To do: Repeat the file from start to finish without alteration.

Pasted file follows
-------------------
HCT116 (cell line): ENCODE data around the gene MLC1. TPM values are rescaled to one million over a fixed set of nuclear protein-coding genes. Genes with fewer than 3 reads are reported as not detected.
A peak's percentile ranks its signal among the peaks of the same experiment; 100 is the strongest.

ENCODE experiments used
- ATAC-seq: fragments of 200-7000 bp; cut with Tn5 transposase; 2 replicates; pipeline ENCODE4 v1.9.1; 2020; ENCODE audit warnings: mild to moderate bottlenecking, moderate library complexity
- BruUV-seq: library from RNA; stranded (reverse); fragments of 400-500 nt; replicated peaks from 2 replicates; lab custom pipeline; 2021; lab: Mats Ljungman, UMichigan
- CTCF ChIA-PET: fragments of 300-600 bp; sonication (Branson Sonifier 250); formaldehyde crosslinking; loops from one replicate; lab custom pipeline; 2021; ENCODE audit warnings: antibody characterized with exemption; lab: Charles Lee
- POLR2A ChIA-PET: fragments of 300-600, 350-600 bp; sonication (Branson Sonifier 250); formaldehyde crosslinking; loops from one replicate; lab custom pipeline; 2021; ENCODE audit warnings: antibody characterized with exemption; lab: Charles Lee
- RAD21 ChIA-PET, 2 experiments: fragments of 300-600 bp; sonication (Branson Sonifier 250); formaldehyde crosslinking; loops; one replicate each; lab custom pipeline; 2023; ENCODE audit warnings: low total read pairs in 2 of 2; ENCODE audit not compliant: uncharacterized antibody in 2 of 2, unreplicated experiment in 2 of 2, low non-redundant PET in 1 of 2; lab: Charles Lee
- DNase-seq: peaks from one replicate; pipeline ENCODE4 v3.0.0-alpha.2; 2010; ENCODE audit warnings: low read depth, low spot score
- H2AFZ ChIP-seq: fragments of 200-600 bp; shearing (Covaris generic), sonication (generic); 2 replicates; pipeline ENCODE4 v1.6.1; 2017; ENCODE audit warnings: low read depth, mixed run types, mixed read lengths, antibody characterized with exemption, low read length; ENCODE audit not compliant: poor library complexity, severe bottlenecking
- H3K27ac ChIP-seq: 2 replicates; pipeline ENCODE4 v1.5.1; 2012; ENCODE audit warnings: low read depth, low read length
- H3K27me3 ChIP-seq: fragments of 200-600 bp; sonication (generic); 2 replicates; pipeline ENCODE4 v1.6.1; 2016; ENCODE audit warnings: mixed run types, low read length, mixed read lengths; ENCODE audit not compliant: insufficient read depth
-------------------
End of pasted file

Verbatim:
HCT116 (cell line): ENCODE data around the gene MLC1. TPM values are rescaled to one million over a fixed set of nuclear protein-coding genes. Genes with fewer than 3 reads are reported as not detected.
A peak's percentile ranks its signal among the peaks of the same experiment; 100 is the strongest.

ENCODE experiments used
- ATAC-seq: fragments of 200-7000 bp; cut with Tn5 transposase; 2 replicates; pipeline ENCODE4 v1.9.1; 2020; ENCODE audit warnings: mild to moderate bottlenecking, moderate library complexity
- BruUV-seq: library from RNA; stranded (reverse); fragments of 400-500 nt; replicated peaks from 2 replicates; lab custom pipeline; 2021; lab: Mats Ljungman, UMichigan
- CTCF ChIA-PET: fragments of 300-600 bp; sonication (Branson Sonifier 250); formaldehyde crosslinking; loops from one replicate; lab custom pipeline; 2021; ENCODE audit warnings: antibody characterized with exemption; lab: Charles Lee
- POLR2A ChIA-PET: fragments of 300-600, 350-600 bp; sonication (Branson Sonifier 250); formaldehyde crosslinking; loops from one replicate; lab custom pipeline; 2021; ENCODE audit warnings: antibody characterized with exemption; lab: Charles Lee
- RAD21 ChIA-PET, 2 experiments: fragments of 300-600 bp; sonication (Branson Sonifier 250); formaldehyde crosslinking; loops; one replicate each; lab custom pipeline; 2023; ENCODE audit warnings: low total read pairs in 2 of 2; ENCODE audit not compliant: uncharacterized antibody in 2 of 2, unreplicated experiment in 2 of 2, low non-redundant PET in 1 of 2; lab: Charles Lee
- DNase-seq: peaks from one replicate; pipeline ENCODE4 v3.0.0-alpha.2; 2010; ENCODE audit warnings: low read depth, low spot score
- H2AFZ ChIP-seq: fragments of 200-600 bp; shearing (Covaris generic), sonication (generic); 2 replicates; pipeline ENCODE4 v1.6.1; 2017; ENCODE audit warnings: low read depth, mixed run types, mixed read lengths, antibody characterized with exemption, low read length; ENCODE audit not compliant: poor library complexity, severe bottlenecking
- H3K27ac ChIP-seq: 2 replicates; pipeline ENCODE4 v1.5.1; 2012; ENCODE audit warnings: low read depth, low read length
- H3K27me3 ChIP-seq: fragments of 200-600 bp; sonication (generic); 2 replicates; pipeline ENCODE4 v1.6.1; 2016; ENCODE audit warnings: mixed run types, low read length, mixed read lengths; ENCODE audit not compliant: insufficient read depth